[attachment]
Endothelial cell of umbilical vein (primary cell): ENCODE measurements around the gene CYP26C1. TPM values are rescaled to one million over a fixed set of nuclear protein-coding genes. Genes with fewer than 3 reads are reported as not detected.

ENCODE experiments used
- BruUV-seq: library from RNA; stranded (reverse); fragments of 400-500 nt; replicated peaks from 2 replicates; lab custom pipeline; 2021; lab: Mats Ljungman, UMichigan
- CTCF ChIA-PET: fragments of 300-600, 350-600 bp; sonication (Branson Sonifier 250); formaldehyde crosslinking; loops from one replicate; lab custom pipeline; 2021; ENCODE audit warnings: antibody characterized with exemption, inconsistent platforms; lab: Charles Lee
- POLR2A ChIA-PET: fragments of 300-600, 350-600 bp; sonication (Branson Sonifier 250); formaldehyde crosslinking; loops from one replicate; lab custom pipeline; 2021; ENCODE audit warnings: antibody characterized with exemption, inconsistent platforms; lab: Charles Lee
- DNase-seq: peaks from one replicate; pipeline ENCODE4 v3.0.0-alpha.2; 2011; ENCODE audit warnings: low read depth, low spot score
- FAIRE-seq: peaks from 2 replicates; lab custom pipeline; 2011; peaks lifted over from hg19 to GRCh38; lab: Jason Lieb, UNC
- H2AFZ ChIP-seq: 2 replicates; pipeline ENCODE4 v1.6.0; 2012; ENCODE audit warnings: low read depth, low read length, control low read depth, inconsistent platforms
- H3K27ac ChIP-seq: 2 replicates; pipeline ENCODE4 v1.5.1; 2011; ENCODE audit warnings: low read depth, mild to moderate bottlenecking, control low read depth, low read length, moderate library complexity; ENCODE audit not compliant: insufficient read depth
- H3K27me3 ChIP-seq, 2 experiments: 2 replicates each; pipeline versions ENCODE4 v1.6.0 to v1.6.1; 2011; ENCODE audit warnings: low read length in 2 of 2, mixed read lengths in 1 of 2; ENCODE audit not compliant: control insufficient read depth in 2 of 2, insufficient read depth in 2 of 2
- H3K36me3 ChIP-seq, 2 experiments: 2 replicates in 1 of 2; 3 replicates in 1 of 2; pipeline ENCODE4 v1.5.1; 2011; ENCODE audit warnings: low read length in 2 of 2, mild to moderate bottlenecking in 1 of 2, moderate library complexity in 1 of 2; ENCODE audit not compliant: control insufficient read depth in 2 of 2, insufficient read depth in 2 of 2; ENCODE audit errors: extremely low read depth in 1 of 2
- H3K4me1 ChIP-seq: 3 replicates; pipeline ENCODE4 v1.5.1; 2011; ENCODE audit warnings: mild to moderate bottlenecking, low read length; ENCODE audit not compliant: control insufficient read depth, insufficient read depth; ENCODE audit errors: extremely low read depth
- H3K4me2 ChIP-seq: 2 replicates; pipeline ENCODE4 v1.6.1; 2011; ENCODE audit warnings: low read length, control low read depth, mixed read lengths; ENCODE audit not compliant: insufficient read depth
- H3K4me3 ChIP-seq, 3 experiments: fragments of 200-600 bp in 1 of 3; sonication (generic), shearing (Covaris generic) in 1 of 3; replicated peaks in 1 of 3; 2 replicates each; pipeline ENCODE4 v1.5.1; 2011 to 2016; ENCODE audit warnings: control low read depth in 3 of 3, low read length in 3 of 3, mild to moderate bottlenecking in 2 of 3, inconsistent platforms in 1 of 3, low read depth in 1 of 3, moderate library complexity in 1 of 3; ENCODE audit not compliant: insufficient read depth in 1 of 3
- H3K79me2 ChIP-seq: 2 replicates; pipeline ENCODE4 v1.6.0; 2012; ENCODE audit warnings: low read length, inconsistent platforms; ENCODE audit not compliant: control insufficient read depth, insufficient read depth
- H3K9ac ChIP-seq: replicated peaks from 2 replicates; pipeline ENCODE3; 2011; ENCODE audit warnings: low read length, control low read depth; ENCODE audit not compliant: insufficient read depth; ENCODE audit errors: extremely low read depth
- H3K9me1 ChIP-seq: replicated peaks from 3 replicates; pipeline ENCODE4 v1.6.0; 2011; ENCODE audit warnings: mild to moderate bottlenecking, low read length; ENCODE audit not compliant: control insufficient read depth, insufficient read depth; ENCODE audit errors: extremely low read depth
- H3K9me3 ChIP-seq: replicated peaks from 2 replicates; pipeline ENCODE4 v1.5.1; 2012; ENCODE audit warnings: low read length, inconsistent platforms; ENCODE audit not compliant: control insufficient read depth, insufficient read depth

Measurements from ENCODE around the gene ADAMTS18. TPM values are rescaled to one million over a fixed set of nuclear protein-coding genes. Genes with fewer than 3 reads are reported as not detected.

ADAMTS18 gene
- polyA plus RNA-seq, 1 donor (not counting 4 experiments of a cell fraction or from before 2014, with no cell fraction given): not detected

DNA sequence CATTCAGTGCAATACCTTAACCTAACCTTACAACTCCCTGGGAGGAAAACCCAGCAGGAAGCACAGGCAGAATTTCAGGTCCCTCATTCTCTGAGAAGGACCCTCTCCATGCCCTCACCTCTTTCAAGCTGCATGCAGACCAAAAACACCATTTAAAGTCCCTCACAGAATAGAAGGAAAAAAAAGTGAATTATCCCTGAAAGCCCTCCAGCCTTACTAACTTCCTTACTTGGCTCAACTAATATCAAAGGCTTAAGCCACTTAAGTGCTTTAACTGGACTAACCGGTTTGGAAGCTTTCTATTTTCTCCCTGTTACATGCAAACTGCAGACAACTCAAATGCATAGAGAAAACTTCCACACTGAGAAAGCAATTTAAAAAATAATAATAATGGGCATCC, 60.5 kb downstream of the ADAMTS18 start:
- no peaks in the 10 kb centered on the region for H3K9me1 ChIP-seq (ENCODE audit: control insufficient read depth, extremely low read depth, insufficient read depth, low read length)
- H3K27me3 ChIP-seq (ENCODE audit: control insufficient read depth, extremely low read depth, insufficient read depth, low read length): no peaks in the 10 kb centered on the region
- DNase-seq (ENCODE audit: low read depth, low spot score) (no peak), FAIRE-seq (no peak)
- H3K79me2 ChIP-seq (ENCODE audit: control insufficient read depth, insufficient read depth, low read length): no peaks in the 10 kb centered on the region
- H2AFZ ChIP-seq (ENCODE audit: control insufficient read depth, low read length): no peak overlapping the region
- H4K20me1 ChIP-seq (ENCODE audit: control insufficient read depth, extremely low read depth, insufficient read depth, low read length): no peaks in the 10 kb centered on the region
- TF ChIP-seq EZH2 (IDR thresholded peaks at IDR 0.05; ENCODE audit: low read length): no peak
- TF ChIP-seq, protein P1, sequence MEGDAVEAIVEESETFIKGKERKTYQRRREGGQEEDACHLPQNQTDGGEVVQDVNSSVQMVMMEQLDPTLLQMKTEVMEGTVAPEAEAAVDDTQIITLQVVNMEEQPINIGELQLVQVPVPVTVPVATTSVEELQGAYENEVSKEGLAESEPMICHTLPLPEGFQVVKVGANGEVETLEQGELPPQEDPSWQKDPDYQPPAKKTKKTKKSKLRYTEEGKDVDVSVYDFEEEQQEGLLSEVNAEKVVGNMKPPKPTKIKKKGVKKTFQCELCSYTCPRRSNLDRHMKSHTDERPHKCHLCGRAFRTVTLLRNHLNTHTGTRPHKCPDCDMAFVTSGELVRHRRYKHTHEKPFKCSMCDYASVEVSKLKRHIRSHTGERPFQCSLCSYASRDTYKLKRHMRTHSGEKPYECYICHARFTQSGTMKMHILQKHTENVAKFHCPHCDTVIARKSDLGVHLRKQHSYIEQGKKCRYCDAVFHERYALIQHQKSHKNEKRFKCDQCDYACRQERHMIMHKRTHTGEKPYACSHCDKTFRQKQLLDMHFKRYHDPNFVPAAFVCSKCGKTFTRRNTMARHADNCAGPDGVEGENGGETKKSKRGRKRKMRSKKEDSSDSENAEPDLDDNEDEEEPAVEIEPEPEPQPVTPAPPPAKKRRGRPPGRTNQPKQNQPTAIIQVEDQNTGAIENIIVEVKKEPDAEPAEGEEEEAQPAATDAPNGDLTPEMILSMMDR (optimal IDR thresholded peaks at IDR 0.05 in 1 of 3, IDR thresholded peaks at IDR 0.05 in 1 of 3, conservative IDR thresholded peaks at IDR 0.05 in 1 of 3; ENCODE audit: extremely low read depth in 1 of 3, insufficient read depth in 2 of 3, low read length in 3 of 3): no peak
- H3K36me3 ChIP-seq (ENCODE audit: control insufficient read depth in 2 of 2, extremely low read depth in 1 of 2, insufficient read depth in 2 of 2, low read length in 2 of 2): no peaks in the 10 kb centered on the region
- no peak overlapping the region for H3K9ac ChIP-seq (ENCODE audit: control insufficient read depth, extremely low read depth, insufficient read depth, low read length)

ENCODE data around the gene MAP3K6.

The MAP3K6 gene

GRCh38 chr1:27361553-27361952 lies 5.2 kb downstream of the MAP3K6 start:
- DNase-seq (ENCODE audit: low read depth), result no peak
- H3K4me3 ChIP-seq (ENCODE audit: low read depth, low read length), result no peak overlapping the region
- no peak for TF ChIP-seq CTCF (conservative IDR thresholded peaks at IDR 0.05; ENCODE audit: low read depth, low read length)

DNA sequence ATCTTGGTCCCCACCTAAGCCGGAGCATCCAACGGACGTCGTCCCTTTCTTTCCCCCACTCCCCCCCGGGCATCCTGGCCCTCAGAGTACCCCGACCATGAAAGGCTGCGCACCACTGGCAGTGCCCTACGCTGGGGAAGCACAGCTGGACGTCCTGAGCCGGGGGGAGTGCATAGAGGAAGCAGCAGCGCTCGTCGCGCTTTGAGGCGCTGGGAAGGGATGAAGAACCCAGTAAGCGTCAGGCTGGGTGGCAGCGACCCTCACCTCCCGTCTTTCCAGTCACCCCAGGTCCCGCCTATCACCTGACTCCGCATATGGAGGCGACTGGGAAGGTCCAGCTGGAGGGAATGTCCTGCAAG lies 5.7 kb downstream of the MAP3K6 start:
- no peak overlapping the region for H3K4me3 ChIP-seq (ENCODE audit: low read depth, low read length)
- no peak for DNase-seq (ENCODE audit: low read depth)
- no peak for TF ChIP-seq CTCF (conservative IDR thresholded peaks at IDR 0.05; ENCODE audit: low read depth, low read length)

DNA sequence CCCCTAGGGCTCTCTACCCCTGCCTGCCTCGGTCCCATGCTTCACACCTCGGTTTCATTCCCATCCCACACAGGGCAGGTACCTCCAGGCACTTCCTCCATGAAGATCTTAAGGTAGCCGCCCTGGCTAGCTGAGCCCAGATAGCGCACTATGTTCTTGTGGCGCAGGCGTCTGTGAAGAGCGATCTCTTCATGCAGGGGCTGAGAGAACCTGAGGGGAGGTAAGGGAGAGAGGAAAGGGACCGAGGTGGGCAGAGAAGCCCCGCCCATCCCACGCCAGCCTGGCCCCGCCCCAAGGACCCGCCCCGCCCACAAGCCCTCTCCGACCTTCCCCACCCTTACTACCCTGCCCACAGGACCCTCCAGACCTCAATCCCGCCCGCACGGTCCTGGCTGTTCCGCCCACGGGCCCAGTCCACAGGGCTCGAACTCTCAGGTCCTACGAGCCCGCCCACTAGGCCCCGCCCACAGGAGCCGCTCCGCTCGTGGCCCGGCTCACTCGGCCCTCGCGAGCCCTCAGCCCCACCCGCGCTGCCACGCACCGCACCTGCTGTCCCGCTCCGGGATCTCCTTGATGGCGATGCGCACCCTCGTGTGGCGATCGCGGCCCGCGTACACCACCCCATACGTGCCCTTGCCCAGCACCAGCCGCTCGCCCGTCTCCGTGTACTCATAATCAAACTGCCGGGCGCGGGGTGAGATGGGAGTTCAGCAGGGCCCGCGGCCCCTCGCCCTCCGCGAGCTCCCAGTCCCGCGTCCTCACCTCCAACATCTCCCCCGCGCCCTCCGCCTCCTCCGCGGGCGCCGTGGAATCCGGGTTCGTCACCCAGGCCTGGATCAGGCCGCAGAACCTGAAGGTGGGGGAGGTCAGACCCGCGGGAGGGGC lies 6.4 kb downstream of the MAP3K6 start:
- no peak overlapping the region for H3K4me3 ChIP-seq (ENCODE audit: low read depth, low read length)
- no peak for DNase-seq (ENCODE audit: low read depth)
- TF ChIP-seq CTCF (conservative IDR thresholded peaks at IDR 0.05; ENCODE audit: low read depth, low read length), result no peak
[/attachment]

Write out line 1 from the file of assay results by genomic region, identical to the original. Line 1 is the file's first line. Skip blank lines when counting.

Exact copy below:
Endothelial cell of umbilical vein (primary cell): ENCODE measurements around the gene CYP26C1. TPM values are rescaled to one million over a fixed set of nuclear protein-coding genes. Genes with fewer than 3 reads are reported as not detected.